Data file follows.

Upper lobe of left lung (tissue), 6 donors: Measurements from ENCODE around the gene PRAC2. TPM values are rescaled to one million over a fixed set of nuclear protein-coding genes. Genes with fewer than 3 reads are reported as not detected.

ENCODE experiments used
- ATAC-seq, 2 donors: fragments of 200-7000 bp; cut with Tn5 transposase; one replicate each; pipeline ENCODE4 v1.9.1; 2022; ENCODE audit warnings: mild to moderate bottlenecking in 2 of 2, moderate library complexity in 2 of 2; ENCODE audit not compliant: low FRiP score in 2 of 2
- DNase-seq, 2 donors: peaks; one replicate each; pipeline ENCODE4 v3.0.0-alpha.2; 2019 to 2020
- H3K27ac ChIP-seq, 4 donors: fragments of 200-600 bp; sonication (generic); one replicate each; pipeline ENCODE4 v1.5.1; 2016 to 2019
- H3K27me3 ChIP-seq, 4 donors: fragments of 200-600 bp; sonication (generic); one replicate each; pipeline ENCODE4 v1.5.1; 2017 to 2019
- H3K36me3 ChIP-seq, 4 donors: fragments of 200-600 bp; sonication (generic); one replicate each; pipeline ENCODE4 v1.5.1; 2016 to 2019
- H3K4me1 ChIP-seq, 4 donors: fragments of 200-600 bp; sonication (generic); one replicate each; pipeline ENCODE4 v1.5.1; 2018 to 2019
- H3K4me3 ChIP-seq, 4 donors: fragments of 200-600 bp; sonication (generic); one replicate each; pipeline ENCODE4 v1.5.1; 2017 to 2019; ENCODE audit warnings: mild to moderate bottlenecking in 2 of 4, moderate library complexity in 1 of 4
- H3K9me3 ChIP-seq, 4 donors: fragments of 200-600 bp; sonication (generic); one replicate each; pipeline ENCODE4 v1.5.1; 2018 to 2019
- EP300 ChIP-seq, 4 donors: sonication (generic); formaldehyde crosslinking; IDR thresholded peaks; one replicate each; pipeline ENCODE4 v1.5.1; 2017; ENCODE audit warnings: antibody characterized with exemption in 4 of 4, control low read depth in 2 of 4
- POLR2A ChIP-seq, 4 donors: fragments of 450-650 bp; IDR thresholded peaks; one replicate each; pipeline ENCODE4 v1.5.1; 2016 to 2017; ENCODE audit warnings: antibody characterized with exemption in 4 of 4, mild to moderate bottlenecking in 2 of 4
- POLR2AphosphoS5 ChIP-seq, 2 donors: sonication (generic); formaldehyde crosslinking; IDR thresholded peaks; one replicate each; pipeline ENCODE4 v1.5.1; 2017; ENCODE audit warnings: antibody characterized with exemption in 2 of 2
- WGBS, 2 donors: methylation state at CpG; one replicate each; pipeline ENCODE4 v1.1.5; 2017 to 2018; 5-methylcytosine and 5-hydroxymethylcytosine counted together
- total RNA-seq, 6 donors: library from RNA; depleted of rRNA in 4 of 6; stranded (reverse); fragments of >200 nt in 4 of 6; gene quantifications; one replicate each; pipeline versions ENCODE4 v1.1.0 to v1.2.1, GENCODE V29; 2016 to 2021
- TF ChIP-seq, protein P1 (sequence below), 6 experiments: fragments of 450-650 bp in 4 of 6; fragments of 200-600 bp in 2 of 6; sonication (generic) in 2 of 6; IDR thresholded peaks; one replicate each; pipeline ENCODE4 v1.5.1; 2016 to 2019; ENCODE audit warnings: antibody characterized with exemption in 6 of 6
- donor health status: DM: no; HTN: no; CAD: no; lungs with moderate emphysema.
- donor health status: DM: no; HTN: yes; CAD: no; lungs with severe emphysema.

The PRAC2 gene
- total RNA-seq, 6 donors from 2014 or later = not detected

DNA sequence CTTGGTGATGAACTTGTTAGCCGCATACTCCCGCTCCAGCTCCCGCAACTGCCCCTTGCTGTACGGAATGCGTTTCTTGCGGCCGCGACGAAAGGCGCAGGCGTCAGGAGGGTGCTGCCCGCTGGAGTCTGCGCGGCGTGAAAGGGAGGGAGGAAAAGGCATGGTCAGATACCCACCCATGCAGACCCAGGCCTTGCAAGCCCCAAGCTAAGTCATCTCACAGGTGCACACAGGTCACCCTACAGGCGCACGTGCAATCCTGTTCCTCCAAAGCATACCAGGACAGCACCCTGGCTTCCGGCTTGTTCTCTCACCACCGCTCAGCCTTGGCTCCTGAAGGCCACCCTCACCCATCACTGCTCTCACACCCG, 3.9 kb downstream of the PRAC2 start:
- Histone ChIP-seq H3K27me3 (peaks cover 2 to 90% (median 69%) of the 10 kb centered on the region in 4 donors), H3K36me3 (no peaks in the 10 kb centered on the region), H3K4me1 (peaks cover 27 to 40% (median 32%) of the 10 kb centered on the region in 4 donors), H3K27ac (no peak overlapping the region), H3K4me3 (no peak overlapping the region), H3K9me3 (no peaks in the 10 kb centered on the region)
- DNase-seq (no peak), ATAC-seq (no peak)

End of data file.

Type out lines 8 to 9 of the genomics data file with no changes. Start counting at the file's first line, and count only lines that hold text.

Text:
- H3K4me1 ChIP-seq, 4 donors: fragments of 200-600 bp; sonication (generic); one replicate each; pipeline ENCODE4 v1.5.1; 2018 to 2019
- H3K4me3 ChIP-seq, 4 donors: fragments of 200-600 bp; sonication (generic); one replicate each; pipeline ENCODE4 v1.5.1; 2017 to 2019; ENCODE audit warnings: mild to moderate bottlenecking in 2 of 4, moderate library complexity in 1 of 4